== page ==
Two fatal aircraft accidents in one week should be enough to convince anyone that a Los Angeles with flying cars will never exist.
On Friday night, a lightweight helicopter hit overhead power lines and crash landed in a fiery wreck on the 110 Freeway, killing the pilot. Just five days before, on January 20th, a pair of small private planes collided, killing five, including one man on the ground (who, ironically, was a car salesman).
In practical terms, the number of similar accidents will go up with the rate of the number of additional airborne vehicles, and dramatically so. Imagine daily news reports of not just mid-air collisions, but the destruction of homes and buildings as flying cars drop from the sky.
Some engineers and scientists are, in fact, already developing infrastructure that could support flying cars, but considering our government can’t even design a voting machine that works I have little faith. Some of these plans include auto-piloted vehicles that work in tandem with a computerized tracking system that would make the scale of our current air traffic control system pale by comparison.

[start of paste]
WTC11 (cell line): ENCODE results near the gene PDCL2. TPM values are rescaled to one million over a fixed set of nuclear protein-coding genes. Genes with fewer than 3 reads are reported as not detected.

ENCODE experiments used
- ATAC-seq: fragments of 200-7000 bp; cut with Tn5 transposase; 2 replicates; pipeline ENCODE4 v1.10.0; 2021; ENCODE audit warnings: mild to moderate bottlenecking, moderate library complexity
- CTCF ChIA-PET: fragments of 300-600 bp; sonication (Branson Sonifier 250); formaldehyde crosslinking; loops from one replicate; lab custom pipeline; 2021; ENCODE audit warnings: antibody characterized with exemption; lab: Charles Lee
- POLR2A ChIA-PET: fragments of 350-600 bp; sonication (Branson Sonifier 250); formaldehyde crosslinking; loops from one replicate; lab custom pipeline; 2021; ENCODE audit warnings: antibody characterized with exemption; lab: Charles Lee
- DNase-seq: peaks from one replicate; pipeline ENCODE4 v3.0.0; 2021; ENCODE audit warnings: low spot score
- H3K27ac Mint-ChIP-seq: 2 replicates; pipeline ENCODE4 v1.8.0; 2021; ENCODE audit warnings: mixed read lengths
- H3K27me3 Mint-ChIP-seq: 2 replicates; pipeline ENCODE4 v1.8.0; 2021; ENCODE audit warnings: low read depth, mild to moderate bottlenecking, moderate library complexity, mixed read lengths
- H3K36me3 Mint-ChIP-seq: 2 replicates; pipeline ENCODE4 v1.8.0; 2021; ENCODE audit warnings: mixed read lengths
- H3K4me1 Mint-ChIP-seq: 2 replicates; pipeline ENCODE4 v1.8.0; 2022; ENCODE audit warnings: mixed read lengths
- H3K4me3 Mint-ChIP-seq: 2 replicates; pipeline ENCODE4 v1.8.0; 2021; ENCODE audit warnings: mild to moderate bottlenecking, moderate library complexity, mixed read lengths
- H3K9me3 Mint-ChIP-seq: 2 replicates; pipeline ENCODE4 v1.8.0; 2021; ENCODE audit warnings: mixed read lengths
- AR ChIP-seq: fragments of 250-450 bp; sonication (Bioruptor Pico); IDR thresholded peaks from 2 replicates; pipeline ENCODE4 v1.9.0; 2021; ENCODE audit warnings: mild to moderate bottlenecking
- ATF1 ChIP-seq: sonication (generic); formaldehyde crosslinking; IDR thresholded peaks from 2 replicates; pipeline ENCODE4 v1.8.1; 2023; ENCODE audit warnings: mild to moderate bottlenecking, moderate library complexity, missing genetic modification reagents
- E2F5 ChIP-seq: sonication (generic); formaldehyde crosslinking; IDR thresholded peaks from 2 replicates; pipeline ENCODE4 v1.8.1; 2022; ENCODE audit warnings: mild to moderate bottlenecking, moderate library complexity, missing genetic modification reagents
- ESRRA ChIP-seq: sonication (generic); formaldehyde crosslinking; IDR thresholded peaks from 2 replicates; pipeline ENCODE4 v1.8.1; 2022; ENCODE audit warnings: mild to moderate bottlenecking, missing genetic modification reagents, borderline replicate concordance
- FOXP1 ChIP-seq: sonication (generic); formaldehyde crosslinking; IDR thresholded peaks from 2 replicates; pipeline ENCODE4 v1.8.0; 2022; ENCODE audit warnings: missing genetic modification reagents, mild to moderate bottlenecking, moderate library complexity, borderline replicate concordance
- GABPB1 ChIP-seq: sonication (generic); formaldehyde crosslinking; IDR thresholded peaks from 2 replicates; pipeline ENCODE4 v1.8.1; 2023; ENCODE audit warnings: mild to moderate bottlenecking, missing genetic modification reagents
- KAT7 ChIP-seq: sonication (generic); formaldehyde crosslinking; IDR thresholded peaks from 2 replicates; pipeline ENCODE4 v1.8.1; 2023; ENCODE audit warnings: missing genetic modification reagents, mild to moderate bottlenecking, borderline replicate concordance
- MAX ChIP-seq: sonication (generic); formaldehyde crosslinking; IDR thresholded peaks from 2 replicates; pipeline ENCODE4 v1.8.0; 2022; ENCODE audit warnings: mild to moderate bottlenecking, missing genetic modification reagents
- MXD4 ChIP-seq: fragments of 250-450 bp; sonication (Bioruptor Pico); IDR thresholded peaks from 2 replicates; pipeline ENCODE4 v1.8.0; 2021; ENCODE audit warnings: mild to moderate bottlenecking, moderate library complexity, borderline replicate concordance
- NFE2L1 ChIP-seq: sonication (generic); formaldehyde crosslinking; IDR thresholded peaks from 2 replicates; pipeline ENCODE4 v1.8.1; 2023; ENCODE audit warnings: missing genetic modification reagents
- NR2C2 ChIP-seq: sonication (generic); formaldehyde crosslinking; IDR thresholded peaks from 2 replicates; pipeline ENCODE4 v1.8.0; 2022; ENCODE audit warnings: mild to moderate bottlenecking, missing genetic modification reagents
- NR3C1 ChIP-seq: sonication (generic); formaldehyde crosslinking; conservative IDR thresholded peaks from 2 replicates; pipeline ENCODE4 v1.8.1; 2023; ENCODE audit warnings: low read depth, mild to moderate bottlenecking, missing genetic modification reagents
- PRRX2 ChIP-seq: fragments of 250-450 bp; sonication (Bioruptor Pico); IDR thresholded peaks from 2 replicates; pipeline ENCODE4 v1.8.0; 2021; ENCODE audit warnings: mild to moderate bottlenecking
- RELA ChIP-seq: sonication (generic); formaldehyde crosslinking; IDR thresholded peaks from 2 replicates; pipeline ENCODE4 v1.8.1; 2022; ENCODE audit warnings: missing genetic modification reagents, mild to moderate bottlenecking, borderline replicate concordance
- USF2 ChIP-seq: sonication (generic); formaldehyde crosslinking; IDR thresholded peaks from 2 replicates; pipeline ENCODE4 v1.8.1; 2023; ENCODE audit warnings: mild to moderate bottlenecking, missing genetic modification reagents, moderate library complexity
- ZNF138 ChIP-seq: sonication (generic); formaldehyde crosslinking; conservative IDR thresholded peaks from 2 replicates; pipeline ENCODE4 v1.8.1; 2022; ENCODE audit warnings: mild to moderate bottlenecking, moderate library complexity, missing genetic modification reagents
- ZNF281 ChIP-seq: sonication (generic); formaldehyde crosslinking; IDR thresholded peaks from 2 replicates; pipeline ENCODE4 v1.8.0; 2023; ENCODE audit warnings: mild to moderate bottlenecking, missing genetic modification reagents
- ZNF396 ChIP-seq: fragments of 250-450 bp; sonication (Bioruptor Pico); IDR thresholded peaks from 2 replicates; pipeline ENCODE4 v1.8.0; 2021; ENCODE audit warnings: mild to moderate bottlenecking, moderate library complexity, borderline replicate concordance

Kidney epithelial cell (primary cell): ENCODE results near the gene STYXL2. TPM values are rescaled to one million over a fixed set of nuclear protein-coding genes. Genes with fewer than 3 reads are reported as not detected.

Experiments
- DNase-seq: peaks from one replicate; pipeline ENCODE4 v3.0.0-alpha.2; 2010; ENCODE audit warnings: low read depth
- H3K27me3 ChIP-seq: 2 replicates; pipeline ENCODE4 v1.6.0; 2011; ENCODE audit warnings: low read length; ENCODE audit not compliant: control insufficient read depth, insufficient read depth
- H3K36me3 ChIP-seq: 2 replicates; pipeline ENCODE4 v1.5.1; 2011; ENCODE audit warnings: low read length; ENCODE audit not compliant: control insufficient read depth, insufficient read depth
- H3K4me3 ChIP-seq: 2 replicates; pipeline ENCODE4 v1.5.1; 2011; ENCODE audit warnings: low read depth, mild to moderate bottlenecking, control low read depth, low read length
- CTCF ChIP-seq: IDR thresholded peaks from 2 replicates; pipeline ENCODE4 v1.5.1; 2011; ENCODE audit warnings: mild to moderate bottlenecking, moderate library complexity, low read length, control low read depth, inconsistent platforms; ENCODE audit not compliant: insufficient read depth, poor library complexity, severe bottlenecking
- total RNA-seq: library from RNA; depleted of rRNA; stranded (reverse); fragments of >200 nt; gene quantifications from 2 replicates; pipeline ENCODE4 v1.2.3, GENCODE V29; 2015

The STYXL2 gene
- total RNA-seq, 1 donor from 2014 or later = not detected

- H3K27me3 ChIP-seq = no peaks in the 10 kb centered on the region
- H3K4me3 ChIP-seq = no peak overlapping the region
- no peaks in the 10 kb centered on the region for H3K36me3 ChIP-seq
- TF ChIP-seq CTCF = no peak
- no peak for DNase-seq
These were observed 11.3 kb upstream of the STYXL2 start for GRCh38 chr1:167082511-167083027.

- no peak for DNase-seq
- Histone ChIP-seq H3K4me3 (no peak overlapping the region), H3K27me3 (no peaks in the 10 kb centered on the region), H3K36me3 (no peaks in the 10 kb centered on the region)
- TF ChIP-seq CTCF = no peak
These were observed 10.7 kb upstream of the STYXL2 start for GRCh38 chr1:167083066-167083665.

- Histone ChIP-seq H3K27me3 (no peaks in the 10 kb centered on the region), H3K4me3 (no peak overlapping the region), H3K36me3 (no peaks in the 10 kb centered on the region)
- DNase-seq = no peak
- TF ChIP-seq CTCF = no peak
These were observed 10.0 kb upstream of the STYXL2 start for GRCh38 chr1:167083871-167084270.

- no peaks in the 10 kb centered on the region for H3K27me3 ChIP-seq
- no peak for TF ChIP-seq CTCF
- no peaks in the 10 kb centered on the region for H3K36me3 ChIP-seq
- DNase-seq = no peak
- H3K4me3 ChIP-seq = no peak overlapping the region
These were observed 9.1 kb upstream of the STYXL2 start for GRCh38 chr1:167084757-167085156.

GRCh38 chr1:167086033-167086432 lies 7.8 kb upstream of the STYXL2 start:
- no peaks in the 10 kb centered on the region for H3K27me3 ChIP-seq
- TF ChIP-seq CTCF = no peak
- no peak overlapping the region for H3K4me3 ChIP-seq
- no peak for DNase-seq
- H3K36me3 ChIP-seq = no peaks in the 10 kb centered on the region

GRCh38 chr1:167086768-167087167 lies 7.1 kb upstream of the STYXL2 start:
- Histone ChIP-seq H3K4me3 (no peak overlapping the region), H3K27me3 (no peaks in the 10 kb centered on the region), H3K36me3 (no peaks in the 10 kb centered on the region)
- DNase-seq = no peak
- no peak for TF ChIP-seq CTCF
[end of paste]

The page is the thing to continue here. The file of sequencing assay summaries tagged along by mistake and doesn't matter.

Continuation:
Other issues that make flying cars a pipe dream: increased noise pollution (as if hovering LAPD and news choppers weren’t annoying as is), and landing spaces that would put parking spots form SUVs to shame. Wing based flying cars wouldn’t just need landing pads, but runways.
The bummer with all this is that an actual flying car isn’t far off – just take a peek at Jalopnik or Google “flying cars” and you’ll run across dozens of companies boasting that they’ve either built a working flying car, or one will be released in the coming year. But what government or agency (local, state or federal) would want to accept the liability for any system put into place that would be likely to fail?